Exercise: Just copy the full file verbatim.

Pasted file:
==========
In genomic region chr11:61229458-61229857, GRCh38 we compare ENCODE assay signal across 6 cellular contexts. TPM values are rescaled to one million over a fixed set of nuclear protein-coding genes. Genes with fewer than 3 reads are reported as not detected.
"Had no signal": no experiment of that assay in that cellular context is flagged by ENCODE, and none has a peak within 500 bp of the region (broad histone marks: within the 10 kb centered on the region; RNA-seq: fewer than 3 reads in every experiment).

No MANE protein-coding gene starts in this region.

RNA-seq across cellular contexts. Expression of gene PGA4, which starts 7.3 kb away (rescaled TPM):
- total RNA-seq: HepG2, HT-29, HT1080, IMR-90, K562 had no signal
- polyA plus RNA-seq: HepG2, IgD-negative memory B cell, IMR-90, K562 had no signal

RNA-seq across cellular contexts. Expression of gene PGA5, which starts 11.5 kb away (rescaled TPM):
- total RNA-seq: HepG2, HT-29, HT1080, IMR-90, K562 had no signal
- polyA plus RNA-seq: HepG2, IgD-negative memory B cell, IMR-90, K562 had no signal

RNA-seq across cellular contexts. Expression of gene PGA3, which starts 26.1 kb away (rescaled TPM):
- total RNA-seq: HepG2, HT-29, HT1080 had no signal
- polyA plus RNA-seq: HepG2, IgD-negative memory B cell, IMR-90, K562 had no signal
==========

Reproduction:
In genomic region chr11:61229458-61229857, GRCh38 we compare ENCODE assay signal across 6 cellular contexts. TPM values are rescaled to one million over a fixed set of nuclear protein-coding genes. Genes with fewer than 3 reads are reported as not detected.
"Had no signal": no experiment of that assay in that cellular context is flagged by ENCODE, and none has a peak within 500 bp of the region (broad histone marks: within the 10 kb centered on the region; RNA-seq: fewer than 3 reads in every experiment).

No MANE protein-coding gene starts in this region.

RNA-seq across cellular contexts. Expression of gene PGA4, which starts 7.3 kb away (rescaled TPM):
- total RNA-seq: HepG2, HT-29, HT1080, IMR-90, K562 had no signal
- polyA plus RNA-seq: HepG2, IgD-negative memory B cell, IMR-90, K562 had no signal

RNA-seq across cellular contexts. Expression of gene PGA5, which starts 11.5 kb away (rescaled TPM):
- total RNA-seq: HepG2, HT-29, HT1080, IMR-90, K562 had no signal
- polyA plus RNA-seq: HepG2, IgD-negative memory B cell, IMR-90, K562 had no signal

RNA-seq across cellular contexts. Expression of gene PGA3, which starts 26.1 kb away (rescaled TPM):
- total RNA-seq: HepG2, HT-29, HT1080 had no signal
- polyA plus RNA-seq: HepG2, IgD-negative memory B cell, IMR-90, K562 had no signal